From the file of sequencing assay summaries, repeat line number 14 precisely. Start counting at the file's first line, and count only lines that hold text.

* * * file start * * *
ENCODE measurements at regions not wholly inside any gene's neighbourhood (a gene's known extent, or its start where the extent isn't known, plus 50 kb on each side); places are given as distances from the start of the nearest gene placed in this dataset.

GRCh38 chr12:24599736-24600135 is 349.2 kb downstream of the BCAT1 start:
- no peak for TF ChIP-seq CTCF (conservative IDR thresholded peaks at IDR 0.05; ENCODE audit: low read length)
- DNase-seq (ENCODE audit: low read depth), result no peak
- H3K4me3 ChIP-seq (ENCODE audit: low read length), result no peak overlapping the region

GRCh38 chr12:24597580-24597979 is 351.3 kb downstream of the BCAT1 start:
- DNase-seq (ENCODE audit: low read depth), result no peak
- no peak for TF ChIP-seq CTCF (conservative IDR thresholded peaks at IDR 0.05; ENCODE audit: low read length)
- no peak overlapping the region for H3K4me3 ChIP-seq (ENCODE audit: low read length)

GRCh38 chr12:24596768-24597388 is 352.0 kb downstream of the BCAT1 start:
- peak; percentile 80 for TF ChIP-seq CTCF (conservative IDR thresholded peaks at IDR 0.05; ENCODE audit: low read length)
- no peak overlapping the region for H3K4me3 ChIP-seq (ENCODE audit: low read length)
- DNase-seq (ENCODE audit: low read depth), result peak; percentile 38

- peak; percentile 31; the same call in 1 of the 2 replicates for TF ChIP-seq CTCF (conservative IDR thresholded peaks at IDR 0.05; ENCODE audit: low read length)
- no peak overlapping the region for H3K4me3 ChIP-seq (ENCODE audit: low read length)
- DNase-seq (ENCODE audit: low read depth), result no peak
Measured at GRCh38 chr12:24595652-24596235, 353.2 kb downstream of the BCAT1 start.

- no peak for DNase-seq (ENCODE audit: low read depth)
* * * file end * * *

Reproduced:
- peak; percentile 31; the same call in 1 of the 2 replicates for TF ChIP-seq CTCF (conservative IDR thresholded peaks at IDR 0.05; ENCODE audit: low read length)